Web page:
The town of Webster, Massachusetts is searching for a new town administrator. The search process involves a committee of people and detailed background checks for top potential candidates. However, according to a report from the Telegram & Gazette—a newspaper based in Worcester—there is some question regarding the legality of the background checks.
The Telegram & Gazette report noted that Webster's Town Administrator Screening Committee has helped to whittle the candidate field down to three finalists. The town's Board of Selection will screen and interview those three finalists to arrive at a hiring decision. But townspeople and members of the screening committee are concerned that the Board of Selection might not be completely objective in its assessment of new candidates. In particular, some people in the town of Webster believe that the board is intentionally skewing the process in favor of the sitting town administrator.
One of the areas of concern in the screening process is a "waiver of liability form" that all candidates must sign. This form permits the town to run extensive background checks on each finalist. Two finalists who were recently eliminated from the town administrator search took issue with the form, which has not been revised in 17 years.
Webster's waiver of liability form does not just give the town the right to run criminal background checks or employment verifications on applicants. By signing the form, the finalists for the town administrator position are asked to waive clergy-penitent privilege and consent to a thorough health investigation.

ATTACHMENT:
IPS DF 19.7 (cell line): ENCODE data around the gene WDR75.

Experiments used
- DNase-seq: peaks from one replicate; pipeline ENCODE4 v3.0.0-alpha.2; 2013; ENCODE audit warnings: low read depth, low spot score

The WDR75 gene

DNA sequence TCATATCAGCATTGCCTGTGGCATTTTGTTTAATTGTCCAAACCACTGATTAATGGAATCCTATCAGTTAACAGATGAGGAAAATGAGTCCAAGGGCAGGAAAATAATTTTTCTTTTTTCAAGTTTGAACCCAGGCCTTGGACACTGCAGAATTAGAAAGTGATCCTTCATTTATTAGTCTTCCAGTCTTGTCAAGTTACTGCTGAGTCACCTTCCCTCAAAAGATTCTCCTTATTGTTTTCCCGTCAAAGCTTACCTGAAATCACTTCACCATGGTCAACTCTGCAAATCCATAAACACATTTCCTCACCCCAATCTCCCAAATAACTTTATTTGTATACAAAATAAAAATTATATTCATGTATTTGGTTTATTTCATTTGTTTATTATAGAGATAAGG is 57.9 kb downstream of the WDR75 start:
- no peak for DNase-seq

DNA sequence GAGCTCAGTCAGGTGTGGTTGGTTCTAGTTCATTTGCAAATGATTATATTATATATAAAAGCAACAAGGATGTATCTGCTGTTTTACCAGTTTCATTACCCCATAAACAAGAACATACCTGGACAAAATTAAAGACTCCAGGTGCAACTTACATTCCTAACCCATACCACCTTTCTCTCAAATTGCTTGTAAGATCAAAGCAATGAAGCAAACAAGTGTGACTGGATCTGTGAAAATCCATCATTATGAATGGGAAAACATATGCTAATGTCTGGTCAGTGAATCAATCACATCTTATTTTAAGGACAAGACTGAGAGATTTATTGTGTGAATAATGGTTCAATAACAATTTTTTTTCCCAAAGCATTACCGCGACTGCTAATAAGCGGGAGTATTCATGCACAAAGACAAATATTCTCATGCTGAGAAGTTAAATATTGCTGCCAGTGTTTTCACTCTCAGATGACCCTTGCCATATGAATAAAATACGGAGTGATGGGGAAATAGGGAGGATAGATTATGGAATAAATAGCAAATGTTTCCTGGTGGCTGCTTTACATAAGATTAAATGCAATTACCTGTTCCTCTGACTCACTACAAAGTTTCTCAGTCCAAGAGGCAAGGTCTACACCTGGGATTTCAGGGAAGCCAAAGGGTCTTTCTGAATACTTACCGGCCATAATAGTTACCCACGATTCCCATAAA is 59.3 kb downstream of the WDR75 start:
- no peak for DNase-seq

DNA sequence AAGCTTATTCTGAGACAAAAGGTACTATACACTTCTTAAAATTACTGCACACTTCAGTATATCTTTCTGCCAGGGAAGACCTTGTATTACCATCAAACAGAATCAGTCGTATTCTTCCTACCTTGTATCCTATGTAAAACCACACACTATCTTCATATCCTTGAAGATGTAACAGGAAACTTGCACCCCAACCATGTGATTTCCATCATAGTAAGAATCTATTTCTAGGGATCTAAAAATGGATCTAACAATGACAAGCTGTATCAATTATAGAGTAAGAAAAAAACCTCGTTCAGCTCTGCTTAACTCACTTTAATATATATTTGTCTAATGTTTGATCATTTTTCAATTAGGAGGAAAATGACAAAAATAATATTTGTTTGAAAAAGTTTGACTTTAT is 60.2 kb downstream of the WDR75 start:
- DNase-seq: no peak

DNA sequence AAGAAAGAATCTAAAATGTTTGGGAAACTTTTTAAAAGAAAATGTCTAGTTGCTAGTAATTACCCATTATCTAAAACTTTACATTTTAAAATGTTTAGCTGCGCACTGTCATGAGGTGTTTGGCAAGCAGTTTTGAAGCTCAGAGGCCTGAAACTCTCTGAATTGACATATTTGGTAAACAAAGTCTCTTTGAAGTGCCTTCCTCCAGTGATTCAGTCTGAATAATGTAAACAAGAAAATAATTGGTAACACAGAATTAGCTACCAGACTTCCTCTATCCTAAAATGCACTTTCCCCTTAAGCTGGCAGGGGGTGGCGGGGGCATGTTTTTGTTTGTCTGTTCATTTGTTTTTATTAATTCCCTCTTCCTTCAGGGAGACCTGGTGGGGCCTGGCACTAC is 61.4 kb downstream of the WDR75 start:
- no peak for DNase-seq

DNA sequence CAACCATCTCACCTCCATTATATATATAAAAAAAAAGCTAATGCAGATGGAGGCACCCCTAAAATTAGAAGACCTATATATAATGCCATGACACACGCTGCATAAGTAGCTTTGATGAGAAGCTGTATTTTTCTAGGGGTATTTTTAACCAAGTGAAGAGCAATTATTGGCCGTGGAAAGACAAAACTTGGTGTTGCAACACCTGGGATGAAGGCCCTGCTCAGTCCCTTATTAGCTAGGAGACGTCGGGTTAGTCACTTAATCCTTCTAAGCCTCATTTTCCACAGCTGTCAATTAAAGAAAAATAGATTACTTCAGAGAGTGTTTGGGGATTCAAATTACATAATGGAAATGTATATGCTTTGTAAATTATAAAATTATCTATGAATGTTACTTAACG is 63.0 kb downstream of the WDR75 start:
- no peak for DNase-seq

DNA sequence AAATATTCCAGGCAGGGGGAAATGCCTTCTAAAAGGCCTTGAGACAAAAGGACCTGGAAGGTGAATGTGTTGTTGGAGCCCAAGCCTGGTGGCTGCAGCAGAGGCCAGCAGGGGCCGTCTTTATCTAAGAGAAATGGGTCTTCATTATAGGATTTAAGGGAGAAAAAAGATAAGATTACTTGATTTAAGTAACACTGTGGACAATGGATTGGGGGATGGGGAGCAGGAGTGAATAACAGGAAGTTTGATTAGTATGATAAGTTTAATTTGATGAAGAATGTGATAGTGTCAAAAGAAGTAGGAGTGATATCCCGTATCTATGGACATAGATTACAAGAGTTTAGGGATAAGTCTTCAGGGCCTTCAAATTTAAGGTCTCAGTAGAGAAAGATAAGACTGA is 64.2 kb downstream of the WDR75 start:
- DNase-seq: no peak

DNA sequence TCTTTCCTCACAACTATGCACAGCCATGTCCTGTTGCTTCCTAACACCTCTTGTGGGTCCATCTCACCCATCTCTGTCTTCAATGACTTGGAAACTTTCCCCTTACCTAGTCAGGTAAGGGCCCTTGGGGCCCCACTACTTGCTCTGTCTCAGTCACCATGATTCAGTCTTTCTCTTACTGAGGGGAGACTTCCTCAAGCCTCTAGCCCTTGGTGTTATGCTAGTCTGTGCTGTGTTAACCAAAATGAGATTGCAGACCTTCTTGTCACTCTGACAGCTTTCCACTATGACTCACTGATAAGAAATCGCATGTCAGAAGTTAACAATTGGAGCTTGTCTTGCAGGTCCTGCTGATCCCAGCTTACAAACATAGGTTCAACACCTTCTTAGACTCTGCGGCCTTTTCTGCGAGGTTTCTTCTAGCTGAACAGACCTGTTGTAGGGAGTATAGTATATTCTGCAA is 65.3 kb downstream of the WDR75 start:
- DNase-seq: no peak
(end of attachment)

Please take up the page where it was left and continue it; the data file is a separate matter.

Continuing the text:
Waiving clergy-penitent privilege would feasibly allow the town of Webster to interview priests about confessions that the finalists may have made in the past. Typically, anything said to a member of the clergy in confession is privileged information. Like attorney-client privilege or doctor-patient confidentiality, this bond between "clergy" and "penitent" is typically maintained without exceptions. Webster's waiver of liability form requires town administrator candidates to waive that privilege or be disqualified from consideration.
Webster's request for town administrator candidates to waive clergy-penitent privilege is unusual but it isn't illegal. What may be illegal is the town's request to delve into the current health and medical histories of candidates. The Telegram & Gazette report noted that this part of the waiver of liability form may violate HIPAA (the Health Insurance Portability and Accountability Act of 1996) and its "Privacy Rule." At least one member of the Town Administrator Screening Committee wants to hire an outside legal consultant to determine whether or not Webster is violating federal law. If the waiver of liability form violates HIPAA, the town may need to revamp its background check policies before filling the administrator position.